Generation of Murine Induced Pluripotent Stem Cells through Transposon-Mediated Reprogramming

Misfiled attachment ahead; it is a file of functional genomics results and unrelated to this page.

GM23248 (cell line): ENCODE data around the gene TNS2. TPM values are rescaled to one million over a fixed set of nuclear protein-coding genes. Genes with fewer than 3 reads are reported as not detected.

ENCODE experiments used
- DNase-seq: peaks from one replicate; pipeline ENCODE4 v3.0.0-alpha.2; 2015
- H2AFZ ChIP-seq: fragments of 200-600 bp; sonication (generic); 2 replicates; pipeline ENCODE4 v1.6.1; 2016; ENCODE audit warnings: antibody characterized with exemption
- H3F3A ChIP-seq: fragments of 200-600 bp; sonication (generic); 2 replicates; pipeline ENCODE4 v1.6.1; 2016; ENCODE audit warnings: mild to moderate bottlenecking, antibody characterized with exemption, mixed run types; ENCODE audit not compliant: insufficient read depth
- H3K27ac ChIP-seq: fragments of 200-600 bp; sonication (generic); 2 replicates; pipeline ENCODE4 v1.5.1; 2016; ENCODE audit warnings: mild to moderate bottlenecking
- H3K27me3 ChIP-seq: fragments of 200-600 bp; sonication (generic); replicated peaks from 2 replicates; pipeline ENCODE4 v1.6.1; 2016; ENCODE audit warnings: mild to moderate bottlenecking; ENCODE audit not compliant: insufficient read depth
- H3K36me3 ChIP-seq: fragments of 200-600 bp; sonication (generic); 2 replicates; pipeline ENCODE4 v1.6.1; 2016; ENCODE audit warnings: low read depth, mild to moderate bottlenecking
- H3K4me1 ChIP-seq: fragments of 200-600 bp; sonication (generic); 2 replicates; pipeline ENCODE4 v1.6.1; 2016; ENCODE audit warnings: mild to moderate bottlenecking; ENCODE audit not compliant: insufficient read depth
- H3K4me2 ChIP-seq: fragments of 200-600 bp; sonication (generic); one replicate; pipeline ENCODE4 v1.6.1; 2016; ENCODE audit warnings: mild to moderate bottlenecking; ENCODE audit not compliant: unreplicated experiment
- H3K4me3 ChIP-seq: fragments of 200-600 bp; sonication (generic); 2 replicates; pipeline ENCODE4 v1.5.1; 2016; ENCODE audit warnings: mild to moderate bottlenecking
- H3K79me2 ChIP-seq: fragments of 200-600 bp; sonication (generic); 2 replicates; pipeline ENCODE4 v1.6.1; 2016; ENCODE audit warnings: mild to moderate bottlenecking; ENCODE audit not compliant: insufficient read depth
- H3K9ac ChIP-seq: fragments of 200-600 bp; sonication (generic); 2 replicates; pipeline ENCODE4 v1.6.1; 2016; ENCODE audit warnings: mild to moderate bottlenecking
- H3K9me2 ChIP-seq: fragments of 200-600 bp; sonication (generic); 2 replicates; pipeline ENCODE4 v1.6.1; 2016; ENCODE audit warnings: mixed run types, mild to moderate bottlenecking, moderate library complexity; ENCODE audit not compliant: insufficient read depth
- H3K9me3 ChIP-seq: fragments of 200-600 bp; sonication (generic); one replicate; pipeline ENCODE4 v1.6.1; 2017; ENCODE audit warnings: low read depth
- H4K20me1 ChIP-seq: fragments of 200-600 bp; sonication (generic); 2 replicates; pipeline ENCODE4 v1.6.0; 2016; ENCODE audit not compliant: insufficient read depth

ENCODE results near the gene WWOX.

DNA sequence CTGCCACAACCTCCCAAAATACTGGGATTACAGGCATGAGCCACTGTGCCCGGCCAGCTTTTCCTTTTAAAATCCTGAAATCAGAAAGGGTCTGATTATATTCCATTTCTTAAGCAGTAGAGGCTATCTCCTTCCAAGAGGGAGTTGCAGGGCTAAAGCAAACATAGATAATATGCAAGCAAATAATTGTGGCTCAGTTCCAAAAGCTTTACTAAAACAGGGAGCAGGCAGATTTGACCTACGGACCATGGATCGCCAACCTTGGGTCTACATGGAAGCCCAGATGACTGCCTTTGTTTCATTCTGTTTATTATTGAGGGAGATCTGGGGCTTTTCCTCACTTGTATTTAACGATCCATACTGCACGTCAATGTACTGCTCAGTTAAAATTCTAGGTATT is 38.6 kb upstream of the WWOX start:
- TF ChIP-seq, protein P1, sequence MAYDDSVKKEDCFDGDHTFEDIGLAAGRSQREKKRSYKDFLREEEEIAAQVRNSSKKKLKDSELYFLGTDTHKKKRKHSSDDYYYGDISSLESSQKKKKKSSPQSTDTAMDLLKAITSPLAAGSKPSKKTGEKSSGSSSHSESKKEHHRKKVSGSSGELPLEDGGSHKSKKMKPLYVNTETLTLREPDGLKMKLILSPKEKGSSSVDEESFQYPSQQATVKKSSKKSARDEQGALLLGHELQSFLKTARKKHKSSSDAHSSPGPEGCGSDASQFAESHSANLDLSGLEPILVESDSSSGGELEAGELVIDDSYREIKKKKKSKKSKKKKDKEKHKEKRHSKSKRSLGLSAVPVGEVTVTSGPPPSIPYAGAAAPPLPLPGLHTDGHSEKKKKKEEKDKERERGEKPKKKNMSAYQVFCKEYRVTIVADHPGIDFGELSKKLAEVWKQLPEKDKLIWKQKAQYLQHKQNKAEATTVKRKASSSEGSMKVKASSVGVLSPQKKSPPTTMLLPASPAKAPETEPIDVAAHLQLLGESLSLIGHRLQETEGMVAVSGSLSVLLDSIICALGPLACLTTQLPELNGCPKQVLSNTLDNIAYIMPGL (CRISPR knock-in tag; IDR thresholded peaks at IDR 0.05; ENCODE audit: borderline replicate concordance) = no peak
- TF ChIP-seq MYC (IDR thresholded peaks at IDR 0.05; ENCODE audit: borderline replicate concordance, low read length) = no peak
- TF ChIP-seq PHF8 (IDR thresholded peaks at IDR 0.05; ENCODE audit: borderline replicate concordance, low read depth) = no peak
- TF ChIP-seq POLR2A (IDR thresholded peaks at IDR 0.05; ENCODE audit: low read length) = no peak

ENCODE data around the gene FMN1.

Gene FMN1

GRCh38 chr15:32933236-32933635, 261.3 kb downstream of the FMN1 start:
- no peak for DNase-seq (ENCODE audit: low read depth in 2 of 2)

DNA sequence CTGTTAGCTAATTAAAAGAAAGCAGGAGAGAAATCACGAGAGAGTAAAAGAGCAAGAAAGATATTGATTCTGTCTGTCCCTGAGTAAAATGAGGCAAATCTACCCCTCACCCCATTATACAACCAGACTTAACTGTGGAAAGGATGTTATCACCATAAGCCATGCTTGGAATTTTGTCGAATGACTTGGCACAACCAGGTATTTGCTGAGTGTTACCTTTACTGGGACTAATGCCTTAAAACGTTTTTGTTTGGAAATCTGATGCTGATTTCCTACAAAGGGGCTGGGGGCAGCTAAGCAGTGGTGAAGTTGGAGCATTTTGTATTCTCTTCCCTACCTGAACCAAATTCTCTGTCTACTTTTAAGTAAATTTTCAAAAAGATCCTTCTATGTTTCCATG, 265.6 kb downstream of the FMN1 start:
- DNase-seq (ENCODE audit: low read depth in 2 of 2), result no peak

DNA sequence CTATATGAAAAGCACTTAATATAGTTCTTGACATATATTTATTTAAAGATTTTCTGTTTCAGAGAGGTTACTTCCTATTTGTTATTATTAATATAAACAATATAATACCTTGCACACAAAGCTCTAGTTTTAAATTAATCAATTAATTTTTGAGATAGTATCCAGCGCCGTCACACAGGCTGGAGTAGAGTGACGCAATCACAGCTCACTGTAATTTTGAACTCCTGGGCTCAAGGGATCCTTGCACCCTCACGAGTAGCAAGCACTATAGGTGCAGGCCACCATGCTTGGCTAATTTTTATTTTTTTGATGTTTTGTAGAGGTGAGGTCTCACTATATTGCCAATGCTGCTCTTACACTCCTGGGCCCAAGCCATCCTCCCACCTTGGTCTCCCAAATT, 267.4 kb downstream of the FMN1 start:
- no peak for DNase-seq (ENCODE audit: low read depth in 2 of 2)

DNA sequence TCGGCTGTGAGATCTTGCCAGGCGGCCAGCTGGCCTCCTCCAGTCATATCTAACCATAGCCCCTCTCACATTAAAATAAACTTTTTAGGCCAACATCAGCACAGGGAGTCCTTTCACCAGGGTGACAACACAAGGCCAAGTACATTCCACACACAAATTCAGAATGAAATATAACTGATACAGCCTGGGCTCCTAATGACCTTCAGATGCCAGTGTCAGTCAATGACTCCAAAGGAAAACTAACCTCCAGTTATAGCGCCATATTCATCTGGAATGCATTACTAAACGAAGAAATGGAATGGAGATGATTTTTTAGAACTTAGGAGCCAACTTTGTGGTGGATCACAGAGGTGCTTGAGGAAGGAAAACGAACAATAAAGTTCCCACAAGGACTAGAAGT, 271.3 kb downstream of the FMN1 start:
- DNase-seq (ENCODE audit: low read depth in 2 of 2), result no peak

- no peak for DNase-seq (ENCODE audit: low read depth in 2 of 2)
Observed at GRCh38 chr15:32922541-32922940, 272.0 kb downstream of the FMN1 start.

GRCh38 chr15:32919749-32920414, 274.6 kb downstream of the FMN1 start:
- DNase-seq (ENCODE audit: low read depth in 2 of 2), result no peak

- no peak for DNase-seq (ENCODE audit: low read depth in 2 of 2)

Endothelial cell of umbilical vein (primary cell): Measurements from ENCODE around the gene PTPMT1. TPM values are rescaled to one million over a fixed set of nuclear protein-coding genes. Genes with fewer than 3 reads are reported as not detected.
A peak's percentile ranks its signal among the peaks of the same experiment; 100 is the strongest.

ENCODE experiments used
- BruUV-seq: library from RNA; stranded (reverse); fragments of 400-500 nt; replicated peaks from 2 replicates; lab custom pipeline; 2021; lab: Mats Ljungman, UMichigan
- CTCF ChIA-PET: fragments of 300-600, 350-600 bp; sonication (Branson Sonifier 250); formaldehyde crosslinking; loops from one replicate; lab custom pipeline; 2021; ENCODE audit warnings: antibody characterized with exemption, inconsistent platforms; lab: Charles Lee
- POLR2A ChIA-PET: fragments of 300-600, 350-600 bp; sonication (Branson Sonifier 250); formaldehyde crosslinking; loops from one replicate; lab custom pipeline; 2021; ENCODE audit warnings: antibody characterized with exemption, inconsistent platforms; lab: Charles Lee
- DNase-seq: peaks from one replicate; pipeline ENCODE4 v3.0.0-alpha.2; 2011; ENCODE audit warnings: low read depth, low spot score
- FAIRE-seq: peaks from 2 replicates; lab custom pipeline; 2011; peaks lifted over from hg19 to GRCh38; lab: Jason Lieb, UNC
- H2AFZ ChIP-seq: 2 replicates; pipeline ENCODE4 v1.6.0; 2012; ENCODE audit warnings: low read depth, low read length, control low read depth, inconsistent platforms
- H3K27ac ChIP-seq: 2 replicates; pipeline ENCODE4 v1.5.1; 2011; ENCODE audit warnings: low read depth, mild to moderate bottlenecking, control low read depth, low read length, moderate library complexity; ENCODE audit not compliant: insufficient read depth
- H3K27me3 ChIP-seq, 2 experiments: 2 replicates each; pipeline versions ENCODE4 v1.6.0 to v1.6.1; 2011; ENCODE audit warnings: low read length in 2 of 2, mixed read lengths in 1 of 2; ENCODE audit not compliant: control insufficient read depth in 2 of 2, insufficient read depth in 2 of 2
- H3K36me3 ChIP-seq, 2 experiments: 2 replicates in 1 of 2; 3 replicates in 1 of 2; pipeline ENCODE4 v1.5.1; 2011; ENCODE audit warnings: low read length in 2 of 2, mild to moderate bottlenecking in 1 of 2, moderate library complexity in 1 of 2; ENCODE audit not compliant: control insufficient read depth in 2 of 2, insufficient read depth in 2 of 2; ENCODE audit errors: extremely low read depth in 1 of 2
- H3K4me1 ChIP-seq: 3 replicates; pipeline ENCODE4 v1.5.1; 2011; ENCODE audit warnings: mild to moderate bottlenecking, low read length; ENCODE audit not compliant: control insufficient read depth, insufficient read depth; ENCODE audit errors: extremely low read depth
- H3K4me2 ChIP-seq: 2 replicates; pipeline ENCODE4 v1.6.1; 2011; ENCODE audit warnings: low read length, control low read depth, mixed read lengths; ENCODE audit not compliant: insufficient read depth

The seminal discovery of induced pluripotent stem (iPS) cells through ectopic expression of a cocktail of gene factors (OCT4, SOX2, KLF4, and c-MYC) by the group of Yamanaka was a major breakthrough, gained widespread acclaim and garnered much attention in the field of stem cell science. The iPS cells possess most of the characteristics and advantages of embryonic stem (ES) cells without the association of ethical stigma for their derivation. In addition, these cells can give rise to any cell type of the body and thus have tremendous potential for many downstream applications in research and regenerative medicine. The original method requires viral transduction of several reprogramming factors, which may be associated with an increased risk of oncogenicity and insertional mutagenesis. Nonviral methods for generation of iPS cells through somatic cell reprogramming are powerful tools for establishing in vitro disease models, development of new protocols for treatment of different diseases, and creating transgenic mice models. Here, we present a detailed protocol for the generation of transposon-mediated iPS cells from mouse embryonic fibroblasts (MEFs) and give a short overview of the characterization of the generated iPS cell lines.

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